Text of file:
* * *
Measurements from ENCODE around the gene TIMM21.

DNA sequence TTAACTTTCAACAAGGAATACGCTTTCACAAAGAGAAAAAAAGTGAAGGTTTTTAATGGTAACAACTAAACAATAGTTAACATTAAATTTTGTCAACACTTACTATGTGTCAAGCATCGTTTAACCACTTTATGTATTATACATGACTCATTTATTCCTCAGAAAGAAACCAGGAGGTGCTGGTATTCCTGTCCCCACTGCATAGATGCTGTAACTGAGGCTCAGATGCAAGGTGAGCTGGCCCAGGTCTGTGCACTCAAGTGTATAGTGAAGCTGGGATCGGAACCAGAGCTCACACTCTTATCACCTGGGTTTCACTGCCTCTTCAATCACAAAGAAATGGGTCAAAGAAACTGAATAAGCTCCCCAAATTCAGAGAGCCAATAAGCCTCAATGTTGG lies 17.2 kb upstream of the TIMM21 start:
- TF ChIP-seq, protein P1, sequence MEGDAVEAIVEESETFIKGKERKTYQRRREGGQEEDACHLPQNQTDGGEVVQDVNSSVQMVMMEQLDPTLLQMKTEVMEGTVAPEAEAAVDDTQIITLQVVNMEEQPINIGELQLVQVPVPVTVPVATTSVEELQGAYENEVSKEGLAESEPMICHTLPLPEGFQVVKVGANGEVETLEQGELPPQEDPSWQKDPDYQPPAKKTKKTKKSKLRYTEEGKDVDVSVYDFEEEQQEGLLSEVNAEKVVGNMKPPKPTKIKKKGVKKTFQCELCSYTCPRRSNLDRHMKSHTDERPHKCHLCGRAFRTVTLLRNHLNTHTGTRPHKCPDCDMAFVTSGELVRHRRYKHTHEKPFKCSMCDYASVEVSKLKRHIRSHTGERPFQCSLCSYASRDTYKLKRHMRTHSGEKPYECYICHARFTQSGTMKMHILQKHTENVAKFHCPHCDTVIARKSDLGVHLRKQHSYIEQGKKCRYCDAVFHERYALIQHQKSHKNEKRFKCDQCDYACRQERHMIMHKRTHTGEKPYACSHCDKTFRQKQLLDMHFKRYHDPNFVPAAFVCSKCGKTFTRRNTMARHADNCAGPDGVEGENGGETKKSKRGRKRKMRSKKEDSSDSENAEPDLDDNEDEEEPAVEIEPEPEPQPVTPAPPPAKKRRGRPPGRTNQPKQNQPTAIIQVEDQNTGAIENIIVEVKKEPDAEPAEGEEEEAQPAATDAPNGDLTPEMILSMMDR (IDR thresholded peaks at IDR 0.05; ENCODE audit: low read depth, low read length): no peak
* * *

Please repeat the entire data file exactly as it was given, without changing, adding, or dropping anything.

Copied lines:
Measurements from ENCODE around the gene TIMM21.

DNA sequence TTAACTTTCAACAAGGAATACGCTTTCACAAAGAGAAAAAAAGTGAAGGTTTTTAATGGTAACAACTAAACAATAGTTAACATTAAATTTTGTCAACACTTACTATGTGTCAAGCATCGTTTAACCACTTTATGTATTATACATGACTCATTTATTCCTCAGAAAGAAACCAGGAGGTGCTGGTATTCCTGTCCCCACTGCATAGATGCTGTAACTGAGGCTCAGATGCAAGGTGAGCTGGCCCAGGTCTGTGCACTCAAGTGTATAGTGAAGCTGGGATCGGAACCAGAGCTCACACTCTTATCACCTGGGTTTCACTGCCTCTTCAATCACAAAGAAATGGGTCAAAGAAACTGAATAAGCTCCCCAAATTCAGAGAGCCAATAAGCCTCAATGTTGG lies 17.2 kb upstream of the TIMM21 start:
- TF ChIP-seq, protein P1, sequence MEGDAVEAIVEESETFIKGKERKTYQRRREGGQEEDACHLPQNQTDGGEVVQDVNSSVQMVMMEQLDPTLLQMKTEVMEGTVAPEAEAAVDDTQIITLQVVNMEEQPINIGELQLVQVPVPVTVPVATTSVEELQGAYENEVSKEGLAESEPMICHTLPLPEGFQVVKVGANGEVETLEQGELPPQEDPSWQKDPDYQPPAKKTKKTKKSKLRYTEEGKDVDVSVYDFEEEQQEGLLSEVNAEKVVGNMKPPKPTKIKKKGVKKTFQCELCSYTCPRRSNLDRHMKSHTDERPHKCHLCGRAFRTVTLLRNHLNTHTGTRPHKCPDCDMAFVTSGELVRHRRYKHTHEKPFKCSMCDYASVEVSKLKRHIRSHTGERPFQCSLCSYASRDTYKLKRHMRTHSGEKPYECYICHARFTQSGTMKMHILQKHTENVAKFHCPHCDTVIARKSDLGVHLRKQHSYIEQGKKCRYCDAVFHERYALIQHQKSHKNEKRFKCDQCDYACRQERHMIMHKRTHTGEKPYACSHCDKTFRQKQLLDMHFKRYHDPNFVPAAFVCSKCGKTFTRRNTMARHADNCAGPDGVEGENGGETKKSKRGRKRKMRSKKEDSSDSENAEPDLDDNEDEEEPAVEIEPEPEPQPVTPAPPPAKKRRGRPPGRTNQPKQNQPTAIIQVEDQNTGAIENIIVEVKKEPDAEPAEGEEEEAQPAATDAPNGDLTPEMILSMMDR (IDR thresholded peaks at IDR 0.05; ENCODE audit: low read depth, low read length): no peak